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Thread: Thrust bearing - is it compete as is?

  1. #1
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    Thrust bearing - is it compete as is?

    I'm not at all sure this thrust bearing is complete as it is.
    The pictures show the upper blade guide along with the thrust bearing. This is what came with this band saw, a 1980s 32" Centauro re-saw band saw.

    IMG_0942.jpg

    This next photo shows how this pieces were fitted together

    IMG_0939.jpg IMG_0940.jpg IMG_0941.jpg

    The bearing stem was simply fitted into the cast housing and the rear of the housing was packed with grease, and the threaded cap was screwed in place.

    I cannot figure out how or if this allows for any adjustment in the positioning of the bearing. Also, it seems the bearing stem just spins against the bore in the cast housing.

    This band saw was not in working order when I got it. I don't know if something is missing or not, and google turns up nothing.

    Hopefully someone out there can tell me what's going on!
    thank, Mark

  2. #2
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    the threaded cap gets packed full of grease, then turned every so often to force grease between the shaft and the housing
    can't help on the rest
    Ron

  3. #3
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    Thanks Ron, have you worked with a similar set-up?

    I should add that the thrust bearing shows no sign of wear, and the blade wore a couple of grooves in the housing, so the previous owners had it set up incorrectly.

  4. #4
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    that grease cap has been around for a long time on rotating equipment. Learned about them on the farm growing up, feed mill as a teenager working afternoons and Saturdays and still run across them occasionally on older equipment
    Ron

  5. #5
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    Never seen a guide like this, so ....

    My guess is there are wheels or blocks attached to the bosses with tapped holes at the front. And the entire assembly gets rotated clockwise to bring the guides together, which also swings the thrust disc behind the blade.

    Won't be surprised if I'm completely wrong though.

  6. #6
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    On that the grease cap is probably fine. We learned the hard way on rail equipment they have their short comings. We used spring loaded greasers on axle bearings. Only problem is grease separates and the remaining "mass" doesn't flow. After multiple bearing failures and determining the cause we then had a push removing every one of them. They aren't the answer everywhere but here it would be easy to monitor and maintain.

  7. #7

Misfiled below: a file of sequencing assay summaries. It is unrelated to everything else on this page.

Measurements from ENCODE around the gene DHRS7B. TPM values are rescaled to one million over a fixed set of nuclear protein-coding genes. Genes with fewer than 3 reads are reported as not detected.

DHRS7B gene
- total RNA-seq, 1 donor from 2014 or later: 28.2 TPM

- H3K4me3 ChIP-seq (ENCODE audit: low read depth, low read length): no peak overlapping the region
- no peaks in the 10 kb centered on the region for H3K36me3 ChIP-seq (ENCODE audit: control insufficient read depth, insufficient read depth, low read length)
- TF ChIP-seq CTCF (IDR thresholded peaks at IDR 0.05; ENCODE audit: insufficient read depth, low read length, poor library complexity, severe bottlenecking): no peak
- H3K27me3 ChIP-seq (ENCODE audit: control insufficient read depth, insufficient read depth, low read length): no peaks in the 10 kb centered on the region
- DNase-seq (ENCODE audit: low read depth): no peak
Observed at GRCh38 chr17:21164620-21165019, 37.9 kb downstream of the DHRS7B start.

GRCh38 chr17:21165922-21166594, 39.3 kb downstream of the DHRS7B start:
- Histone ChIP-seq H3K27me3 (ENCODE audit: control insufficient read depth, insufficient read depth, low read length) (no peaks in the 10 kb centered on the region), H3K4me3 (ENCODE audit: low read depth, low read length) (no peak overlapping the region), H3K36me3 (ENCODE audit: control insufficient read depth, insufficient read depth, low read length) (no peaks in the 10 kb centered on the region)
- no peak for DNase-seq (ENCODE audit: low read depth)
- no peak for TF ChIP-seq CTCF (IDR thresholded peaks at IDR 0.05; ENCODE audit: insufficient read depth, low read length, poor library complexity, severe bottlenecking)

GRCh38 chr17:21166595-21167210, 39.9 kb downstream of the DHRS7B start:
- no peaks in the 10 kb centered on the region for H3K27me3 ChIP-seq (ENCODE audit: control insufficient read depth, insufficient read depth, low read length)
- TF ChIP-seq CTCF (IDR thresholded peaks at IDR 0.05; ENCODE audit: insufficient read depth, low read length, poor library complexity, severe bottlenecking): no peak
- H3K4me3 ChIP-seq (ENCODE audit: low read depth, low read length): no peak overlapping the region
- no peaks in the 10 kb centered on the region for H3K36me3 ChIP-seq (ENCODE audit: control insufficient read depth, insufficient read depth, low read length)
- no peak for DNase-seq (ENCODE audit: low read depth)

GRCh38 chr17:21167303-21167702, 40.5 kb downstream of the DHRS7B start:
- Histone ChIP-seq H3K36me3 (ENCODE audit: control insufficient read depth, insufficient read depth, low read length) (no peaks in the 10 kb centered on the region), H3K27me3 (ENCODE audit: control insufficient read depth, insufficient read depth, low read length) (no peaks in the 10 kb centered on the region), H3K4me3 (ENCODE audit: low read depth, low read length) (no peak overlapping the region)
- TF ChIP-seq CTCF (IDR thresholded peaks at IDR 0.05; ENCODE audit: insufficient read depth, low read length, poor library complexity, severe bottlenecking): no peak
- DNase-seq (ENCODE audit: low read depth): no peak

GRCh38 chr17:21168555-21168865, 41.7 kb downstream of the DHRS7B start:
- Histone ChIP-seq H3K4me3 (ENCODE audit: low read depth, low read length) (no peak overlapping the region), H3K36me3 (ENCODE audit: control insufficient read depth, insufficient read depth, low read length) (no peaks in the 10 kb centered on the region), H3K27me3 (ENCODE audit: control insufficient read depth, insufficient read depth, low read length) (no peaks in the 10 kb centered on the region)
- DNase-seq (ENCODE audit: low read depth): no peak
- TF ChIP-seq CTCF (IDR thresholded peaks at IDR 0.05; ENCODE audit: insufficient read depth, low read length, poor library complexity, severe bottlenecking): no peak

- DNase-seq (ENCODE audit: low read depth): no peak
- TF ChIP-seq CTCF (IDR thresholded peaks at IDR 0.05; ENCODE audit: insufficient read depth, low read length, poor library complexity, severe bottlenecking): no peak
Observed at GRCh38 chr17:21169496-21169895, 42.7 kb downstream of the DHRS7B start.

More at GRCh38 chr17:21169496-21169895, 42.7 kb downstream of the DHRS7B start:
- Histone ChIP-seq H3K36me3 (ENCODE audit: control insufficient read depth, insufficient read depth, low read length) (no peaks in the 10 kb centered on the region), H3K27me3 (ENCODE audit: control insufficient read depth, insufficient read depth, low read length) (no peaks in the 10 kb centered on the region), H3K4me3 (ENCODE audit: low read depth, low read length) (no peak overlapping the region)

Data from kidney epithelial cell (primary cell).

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    Back in the old days I got a used 1950's Sears 12" bandsaw which had a thrust bearing with a flat face like that. It was well worn with grooves from the backside of the blade. The grooves were so bad that I replaced the flat face part with a cut down intake valve from a Briggs and Stratton lawn mower. The shaft fit just right. There was no grease fitting at all, and I think I just oiled the shaft now and then.

    The rubber tire was also gone, and I wrapped the wheel with a couple layers of friction tape. No idea what I was doing, except doing what I could afford. Worked fine though.

    That was back in 1966 when our as is, totally trashed, $13,000 house was slowly being decorated in early Salvation Army, hand me downs, and used carpet.
    Rick Potter

    DIY journeyman,
    FWW wannabe.
    AKA Village Idiot.

  8. #8
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    "Early Salvation Army" - love that!

    I think I'm understanding the basics, but something eludes me - how do I set the distance of the thrust disc from the back of the blade?
    Is it by screwing the cap at the back to push (or retreat) the grease against the end of the shaft and thus move the disc?

  9. #9
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    Certainly no expert here, but when I had that flat steel thrust surface mentioned above, I simply set it slightly behind the blade, and it didn't touch until pressure was put on the blade. Memory fading.
    Rick Potter

    DIY journeyman,
    FWW wannabe.
    AKA Village Idiot.

  10. #10
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    Thanks Rick. I give it a shot.

  11. #11
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    Hi Mark
    From the nice paint job on those parts I'm guessing that you could show us pictures of a nice looking saw.

  12. #12
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    In a few weeks for sure Tom.

  13. #13
    Looks like the predecessor to the Carter “Zefyr”s, which many Italian manufacturers used on and off over the years. In for pics of the whole beast!

    Erik
    Ex-SCM and Felder rep

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